Sunday, August 26, 2012

Horror Off-Season: Martyrs

It's no secret by now that I dislike gore-porn/gorror/whatever.  I'm not going to deny that Hostel piqued my interest when it first came out.  It had a pretty flimsy story with a few predictable reveals, but the visuals were really uncomfortable since nothing in recent memory had really done that level of torture in a movie.  Of course, then I watched Cannibal Holocaust, the granddaddy of it all, and the 5,000 clones whose sole purpose was to do what Hostel did except MOAR! and the whole concept quickly wore thin.

So I knew I was going to have a hard time being objective about Martyrs, the 2008 French horror film directed by Pascal Laugier.  Especially after last week's misadventure with The Loved Ones, I wasn't entirely sure I wanted to get into a movie from what is quickly becoming the most trite subgenre of horror.  But I felt that if I didn't give it a fair chance I'd feel like a complete hypocrite.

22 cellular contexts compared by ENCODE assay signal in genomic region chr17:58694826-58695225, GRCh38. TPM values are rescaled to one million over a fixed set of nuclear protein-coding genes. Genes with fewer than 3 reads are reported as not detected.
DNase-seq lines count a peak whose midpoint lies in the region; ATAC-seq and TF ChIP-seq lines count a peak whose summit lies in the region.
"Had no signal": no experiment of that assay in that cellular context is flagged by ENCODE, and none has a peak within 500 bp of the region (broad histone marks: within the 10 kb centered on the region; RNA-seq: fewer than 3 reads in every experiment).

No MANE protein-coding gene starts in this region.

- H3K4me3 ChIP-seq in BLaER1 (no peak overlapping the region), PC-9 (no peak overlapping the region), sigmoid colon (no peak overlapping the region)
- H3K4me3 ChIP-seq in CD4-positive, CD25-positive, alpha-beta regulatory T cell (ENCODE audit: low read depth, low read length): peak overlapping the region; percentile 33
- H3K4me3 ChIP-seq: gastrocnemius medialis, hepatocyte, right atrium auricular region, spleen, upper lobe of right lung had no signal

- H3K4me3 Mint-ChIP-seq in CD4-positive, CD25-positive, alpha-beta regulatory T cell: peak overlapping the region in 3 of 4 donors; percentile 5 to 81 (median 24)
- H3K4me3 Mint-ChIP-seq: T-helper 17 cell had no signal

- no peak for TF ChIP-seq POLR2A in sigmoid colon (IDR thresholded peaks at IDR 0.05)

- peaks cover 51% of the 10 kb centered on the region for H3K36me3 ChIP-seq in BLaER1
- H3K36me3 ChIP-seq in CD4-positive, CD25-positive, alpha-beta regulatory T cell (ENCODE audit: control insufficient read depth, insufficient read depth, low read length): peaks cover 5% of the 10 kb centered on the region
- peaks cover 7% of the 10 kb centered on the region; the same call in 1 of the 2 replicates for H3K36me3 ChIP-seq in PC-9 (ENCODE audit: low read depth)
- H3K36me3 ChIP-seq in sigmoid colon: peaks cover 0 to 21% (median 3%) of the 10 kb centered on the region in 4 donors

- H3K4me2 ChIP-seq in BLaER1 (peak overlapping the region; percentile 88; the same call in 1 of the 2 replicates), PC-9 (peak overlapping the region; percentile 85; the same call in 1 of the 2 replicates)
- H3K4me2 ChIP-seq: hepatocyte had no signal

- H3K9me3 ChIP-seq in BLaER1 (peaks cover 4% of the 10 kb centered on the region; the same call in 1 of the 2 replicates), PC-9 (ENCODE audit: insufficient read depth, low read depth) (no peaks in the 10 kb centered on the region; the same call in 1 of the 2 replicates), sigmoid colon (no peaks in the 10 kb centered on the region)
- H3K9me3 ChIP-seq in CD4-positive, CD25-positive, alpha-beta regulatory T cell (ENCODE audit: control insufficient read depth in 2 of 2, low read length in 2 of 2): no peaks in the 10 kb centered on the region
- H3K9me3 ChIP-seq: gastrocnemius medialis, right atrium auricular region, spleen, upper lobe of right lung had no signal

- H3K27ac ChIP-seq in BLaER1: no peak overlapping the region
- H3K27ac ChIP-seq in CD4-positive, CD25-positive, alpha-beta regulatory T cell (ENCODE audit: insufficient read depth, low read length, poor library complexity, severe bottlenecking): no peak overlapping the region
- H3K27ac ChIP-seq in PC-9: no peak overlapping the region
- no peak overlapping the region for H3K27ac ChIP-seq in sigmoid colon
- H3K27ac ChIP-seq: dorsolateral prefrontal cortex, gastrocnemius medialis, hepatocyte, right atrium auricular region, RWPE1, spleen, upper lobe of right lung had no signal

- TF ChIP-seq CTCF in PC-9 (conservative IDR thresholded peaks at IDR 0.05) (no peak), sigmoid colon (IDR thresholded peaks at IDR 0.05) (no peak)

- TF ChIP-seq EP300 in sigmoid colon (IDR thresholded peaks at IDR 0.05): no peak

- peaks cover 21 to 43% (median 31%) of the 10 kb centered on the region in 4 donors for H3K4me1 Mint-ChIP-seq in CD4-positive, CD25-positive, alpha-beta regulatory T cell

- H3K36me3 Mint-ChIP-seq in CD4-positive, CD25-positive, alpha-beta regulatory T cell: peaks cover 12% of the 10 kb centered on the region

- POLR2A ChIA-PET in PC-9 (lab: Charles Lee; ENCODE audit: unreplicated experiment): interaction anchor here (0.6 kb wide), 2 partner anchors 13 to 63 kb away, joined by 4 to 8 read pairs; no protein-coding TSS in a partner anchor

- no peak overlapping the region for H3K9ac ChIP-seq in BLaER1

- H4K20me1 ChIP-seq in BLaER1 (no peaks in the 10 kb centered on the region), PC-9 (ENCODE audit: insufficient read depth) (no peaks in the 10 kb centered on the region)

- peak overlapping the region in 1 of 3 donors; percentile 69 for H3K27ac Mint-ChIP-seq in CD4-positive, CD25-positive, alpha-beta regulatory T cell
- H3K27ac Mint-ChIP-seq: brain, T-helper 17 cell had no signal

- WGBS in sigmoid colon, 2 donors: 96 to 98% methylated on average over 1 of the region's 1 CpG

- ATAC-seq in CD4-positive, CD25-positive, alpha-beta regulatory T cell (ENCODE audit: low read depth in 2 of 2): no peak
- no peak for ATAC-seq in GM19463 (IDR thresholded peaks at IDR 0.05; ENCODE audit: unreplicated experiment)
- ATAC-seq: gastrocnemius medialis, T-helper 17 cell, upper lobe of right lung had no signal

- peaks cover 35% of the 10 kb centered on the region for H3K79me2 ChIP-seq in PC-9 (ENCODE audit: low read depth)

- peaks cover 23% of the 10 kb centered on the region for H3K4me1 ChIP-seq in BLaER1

One of my main defenses to the outright damning of any and all remakes is that a film should be allowed to stand or fall by its own merits rather than impossible comparisons.  Martyrs sort proves my point in that I should really hate this film since it is literally about torture.  However, I actually wound up walking away thinking this was something that provided some food for thought.  If I had rejected the movie because it looked like it should be terrible, I would've missed out on this.

The story that unfolds is actually damn interesting.  It's one of those narratives that gives you plenty of information but really doesn't like contextualizing anything.  There's a tremendous amount of dots strewn about the screen and the movie actually respects me enough to trust that I can connect enough of them myself.  It's something I can actually think about after the movie's runtime is over, and almost begs for it since the plot just doesn't make sense so you want to try to explain it.

What I'm not going to say is that Martyrs is the amazing or mindblowing film that scratches every possible horror itch imaginable because it's so multifaceted and amazing.  The key problem is that it thinks its most interesting qualities are the visceral: The blood, torture, beatings, skinning, etc. So that's where the movie lays its focus.  Even when it tries to slow down to let an emotional impact sink in, it's focusing on the impact of the physical torture instead of the more emotional hallucinations or flashbacks.  It's almost bro-horror in how vehemently it denies the emotional engagement of its own story.